To millions of rug rats in the '50s, Buffalo Bob Smith was a surrogate father—the chummy, cheerful host of The Howdy Doody Show (1947-60), costarring a freckle-faced marionette. But to his three sons Ronald, Robin and Christopher, he was the real McCoy: a devoted dad who coached them in Little League and took them to church. Yet even as Smith, 80, lay dying of bone cancer on July 30 in a hospital near his home in Flat Rock, N.C., with Mildred, his wife of 57 years, and the boys at his side, he still seemed to be playing to the Peanut Gallery (the kids in Howdy's live studio audience). "His exact words to me," says Ronald, now 55 and a retired bond trader, "were, 'No, slugger, you can't go yet. You've got to give me a kiss—and don't worry, it's not contagious!' "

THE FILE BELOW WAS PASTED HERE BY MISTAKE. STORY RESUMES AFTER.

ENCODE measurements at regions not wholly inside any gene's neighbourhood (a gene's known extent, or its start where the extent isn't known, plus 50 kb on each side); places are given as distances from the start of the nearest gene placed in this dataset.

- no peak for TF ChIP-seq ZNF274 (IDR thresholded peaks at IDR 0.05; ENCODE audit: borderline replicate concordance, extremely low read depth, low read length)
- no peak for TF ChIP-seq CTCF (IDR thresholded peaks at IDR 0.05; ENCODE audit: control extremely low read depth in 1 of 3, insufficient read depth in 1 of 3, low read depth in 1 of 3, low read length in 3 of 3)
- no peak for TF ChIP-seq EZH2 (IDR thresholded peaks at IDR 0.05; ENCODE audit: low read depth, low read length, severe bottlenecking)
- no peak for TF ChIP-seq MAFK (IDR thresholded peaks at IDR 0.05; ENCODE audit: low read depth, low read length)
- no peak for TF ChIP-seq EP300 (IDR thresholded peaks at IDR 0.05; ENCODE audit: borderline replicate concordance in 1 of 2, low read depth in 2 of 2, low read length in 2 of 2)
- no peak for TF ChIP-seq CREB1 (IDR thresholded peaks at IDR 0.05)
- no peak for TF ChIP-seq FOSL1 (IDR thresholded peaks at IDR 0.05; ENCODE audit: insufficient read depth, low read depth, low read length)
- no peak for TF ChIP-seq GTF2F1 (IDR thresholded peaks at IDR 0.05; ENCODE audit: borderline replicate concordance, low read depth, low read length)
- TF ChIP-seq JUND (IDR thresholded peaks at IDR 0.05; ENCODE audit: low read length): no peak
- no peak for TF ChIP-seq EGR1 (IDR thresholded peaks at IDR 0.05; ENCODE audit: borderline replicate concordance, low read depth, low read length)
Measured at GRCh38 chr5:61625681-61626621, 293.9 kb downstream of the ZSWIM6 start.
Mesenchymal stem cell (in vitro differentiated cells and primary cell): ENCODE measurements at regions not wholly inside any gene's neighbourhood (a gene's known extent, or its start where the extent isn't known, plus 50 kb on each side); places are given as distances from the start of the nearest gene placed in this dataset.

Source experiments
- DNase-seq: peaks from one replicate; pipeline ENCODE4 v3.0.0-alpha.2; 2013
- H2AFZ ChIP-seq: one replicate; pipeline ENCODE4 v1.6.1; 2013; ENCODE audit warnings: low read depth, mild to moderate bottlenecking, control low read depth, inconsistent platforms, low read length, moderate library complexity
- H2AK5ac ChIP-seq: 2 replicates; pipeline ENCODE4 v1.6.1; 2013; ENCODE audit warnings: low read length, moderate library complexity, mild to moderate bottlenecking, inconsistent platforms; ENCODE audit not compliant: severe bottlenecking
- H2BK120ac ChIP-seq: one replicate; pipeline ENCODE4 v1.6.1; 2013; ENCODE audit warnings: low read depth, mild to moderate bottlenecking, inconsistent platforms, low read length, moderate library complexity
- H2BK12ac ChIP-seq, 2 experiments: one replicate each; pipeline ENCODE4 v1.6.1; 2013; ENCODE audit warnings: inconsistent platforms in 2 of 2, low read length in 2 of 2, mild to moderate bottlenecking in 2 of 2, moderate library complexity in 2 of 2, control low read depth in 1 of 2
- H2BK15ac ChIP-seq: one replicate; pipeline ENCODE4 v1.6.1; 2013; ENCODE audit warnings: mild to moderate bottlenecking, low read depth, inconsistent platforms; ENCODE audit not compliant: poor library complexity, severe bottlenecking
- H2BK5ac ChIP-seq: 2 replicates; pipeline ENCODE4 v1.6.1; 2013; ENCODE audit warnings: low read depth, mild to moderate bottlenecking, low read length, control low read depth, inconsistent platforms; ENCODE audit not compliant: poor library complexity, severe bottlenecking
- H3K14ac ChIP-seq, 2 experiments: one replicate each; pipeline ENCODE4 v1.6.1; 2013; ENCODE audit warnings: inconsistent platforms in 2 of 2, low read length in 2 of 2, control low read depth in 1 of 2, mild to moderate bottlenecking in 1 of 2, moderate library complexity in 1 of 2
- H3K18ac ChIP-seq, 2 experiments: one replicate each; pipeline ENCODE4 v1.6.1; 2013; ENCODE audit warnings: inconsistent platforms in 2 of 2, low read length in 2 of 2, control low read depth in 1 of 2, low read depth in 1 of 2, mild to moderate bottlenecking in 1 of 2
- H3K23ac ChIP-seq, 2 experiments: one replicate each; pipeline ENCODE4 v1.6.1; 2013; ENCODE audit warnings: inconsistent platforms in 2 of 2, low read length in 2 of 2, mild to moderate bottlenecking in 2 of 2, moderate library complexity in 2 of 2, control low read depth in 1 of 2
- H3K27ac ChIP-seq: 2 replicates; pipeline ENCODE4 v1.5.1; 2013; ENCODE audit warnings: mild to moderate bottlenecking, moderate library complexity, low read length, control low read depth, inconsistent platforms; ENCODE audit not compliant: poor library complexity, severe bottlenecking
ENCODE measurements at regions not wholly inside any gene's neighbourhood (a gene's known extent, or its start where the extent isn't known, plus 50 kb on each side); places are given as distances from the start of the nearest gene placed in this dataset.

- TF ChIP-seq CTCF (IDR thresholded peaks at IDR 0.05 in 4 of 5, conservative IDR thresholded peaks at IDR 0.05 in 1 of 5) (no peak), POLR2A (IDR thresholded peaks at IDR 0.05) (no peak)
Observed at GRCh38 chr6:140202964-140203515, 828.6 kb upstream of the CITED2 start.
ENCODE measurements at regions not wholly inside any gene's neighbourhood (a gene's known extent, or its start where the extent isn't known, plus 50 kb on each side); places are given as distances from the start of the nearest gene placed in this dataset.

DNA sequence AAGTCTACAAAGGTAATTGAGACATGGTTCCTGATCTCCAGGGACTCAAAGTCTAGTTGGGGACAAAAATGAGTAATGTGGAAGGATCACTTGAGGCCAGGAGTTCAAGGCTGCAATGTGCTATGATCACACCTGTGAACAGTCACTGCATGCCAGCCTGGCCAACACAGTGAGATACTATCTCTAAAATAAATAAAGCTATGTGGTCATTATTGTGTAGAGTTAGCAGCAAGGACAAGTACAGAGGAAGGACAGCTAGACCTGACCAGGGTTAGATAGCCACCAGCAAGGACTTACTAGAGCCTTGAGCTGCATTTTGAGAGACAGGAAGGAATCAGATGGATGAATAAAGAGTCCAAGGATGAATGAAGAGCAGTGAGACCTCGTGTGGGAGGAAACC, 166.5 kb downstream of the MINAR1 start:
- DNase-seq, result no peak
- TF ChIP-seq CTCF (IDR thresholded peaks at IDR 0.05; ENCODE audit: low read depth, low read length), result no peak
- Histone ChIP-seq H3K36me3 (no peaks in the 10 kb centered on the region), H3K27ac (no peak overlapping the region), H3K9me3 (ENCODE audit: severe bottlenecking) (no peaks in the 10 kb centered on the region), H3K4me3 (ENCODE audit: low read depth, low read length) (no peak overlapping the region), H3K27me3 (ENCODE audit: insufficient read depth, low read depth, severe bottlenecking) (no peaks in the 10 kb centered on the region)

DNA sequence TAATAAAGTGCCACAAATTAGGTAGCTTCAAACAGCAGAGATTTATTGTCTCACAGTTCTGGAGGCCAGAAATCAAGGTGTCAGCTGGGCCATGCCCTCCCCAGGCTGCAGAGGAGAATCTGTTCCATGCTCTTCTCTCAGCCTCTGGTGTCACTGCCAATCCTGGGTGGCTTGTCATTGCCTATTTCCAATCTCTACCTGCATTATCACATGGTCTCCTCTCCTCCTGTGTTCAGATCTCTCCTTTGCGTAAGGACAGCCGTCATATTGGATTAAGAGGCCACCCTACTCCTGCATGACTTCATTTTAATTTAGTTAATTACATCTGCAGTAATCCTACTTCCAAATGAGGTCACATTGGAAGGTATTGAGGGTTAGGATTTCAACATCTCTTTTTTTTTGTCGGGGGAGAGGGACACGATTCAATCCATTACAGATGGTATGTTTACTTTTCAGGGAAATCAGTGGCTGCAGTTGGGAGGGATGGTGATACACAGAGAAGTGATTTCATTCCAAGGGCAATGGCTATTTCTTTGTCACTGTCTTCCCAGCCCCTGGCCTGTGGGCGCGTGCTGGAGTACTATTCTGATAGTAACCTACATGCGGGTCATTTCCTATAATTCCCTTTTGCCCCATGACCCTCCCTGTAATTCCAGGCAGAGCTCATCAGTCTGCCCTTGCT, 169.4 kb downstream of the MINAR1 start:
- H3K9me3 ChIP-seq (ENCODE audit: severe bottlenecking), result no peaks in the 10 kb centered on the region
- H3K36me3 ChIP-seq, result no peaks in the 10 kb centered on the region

Certainly Smith's enthusiasm was. Born Robert Schmidt in Buffalo, N.Y., he was a 29-year-old New York City radio deejay when NBC tapped him to create a kids' TV show overnight. "He loved to perform. He never was down," says Lew Anderson, 76, one of three actors to play Howdy's Harpo-like clown Clarabell. Not even a 1954 heart attack could keep Buffalo Bob off the air for long. Last March, despite his failing health, Smith (a fixture on the nostalgia circuit since the '70s) sang for 45 minutes at a friend's restaurant. And when he did "It's Howdy Doody Time," a peanut gallery of 300 misty-eyed baby boomers chimed in.
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